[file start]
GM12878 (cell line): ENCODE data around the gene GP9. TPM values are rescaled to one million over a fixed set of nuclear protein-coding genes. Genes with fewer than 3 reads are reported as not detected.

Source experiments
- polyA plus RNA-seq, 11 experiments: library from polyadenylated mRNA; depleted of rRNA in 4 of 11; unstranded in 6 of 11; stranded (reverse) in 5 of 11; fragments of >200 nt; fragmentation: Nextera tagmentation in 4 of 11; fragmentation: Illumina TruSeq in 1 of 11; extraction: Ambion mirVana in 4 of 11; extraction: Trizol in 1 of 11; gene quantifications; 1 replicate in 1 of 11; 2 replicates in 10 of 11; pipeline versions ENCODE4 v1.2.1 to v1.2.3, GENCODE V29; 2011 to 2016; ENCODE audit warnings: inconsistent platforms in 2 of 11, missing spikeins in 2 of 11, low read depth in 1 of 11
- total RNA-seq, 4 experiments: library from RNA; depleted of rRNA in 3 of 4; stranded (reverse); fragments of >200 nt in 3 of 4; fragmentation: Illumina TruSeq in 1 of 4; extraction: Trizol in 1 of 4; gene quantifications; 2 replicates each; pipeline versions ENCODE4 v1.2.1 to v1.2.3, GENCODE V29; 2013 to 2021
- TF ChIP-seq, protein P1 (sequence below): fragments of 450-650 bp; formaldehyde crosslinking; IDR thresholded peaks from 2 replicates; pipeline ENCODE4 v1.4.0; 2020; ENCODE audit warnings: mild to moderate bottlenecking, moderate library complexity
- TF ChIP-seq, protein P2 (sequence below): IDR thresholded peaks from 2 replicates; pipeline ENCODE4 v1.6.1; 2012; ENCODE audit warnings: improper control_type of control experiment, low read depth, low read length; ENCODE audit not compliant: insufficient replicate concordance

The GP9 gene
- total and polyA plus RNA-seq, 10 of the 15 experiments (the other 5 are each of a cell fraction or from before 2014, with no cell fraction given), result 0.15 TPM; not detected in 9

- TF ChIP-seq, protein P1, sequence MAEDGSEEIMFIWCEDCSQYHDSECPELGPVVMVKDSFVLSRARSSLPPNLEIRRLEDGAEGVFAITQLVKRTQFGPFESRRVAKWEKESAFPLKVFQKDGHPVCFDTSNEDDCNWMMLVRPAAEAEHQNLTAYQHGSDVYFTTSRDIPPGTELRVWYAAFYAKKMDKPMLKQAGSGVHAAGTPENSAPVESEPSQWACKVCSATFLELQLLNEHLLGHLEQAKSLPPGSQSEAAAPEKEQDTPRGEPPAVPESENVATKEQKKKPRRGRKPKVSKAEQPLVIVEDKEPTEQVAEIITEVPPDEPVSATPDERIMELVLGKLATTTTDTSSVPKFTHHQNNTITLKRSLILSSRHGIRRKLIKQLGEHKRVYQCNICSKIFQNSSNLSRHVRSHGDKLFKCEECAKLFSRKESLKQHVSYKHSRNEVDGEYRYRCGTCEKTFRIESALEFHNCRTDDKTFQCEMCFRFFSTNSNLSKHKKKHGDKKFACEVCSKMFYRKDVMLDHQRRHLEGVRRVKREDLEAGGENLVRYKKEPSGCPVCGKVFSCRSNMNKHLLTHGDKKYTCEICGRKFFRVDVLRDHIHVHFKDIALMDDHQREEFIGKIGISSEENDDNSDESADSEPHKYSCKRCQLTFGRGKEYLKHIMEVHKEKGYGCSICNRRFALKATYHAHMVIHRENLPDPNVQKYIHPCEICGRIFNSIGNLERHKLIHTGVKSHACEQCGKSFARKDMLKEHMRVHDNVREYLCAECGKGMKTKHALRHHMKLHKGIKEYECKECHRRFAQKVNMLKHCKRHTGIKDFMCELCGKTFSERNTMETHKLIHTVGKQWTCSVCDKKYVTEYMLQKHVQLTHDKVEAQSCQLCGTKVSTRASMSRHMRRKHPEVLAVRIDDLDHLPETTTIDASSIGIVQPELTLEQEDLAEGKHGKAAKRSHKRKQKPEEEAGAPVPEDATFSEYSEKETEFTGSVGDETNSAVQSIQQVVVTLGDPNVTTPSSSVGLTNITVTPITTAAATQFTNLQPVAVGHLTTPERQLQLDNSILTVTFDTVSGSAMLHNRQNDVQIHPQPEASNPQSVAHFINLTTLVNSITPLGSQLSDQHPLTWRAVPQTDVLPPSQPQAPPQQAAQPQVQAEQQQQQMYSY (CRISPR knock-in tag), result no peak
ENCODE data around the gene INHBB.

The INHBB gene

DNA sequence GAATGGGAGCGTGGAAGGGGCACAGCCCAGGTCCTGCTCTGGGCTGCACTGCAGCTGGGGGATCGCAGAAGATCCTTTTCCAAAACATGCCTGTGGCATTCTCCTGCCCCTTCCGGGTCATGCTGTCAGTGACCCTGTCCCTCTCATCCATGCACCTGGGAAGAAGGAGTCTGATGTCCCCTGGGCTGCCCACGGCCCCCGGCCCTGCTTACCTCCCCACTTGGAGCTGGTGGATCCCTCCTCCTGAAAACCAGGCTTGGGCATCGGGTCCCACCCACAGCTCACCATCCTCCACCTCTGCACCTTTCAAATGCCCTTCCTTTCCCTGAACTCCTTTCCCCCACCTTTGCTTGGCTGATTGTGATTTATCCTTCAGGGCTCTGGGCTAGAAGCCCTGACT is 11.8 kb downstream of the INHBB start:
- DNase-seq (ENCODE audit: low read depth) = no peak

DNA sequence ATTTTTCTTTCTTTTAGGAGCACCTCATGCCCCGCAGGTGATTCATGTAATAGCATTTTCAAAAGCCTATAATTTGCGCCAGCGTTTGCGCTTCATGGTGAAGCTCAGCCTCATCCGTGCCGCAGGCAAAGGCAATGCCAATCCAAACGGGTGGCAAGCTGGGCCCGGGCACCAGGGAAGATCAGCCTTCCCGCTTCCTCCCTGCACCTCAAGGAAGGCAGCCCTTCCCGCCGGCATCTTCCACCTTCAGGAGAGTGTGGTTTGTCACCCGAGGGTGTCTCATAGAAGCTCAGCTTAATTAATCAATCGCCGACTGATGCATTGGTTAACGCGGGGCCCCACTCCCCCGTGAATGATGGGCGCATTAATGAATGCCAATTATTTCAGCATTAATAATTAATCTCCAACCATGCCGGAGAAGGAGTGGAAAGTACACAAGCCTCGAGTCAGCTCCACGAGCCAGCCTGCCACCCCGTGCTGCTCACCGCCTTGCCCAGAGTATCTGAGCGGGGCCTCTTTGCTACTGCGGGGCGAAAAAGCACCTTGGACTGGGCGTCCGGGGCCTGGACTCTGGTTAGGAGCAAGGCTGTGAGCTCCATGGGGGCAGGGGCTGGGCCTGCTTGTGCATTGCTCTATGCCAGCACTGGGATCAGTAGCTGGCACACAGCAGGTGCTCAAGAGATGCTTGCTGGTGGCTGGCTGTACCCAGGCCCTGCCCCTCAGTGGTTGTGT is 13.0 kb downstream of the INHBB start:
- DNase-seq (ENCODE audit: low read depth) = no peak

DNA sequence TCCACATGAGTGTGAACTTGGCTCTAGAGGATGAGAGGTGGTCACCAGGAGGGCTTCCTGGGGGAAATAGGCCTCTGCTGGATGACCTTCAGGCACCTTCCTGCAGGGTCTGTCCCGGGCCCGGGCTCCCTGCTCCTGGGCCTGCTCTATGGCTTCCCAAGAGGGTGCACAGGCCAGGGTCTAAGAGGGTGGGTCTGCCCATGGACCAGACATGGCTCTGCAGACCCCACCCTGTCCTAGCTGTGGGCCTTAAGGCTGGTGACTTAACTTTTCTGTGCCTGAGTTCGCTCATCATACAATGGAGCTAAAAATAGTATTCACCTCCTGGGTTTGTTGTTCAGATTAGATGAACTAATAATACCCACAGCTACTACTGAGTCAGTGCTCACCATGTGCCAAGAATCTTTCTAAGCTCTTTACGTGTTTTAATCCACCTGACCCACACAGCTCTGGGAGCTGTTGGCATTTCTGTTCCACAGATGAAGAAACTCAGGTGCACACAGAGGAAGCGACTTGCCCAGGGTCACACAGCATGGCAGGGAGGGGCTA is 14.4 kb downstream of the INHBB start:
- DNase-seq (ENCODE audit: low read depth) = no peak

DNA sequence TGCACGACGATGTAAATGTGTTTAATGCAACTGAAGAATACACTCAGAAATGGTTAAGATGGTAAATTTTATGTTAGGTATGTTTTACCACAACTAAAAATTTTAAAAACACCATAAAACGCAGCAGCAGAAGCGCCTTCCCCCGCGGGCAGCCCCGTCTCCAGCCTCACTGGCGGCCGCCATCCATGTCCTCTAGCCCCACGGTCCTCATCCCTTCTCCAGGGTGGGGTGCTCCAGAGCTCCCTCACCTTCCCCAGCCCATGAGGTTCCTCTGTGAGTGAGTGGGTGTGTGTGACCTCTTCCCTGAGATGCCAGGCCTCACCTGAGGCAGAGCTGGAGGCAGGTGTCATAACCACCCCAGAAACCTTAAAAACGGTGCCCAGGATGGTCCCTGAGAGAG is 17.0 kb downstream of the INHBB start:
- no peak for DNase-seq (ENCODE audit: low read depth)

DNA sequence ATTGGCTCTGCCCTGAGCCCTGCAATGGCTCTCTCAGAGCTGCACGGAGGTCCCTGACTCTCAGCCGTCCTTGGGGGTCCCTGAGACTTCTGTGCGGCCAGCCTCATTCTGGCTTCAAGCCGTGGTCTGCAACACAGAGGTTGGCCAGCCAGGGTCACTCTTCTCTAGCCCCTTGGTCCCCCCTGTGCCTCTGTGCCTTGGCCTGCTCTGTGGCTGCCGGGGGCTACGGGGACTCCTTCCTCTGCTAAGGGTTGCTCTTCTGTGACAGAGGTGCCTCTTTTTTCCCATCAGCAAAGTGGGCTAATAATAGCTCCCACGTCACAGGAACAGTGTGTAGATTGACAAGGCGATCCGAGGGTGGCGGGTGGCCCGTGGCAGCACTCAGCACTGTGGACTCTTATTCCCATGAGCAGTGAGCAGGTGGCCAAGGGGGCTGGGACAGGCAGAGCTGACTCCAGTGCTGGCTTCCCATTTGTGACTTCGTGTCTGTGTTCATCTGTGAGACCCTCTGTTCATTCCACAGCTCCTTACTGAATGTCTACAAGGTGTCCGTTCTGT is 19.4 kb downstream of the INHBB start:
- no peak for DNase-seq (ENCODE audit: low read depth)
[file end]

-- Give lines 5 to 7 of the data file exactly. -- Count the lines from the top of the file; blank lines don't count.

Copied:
- TF ChIP-seq, protein P1 (sequence below): fragments of 450-650 bp; formaldehyde crosslinking; IDR thresholded peaks from 2 replicates; pipeline ENCODE4 v1.4.0; 2020; ENCODE audit warnings: mild to moderate bottlenecking, moderate library complexity
- TF ChIP-seq, protein P2 (sequence below): IDR thresholded peaks from 2 replicates; pipeline ENCODE4 v1.6.1; 2012; ENCODE audit warnings: improper control_type of control experiment, low read depth, low read length; ENCODE audit not compliant: insufficient replicate concordance

The GP9 gene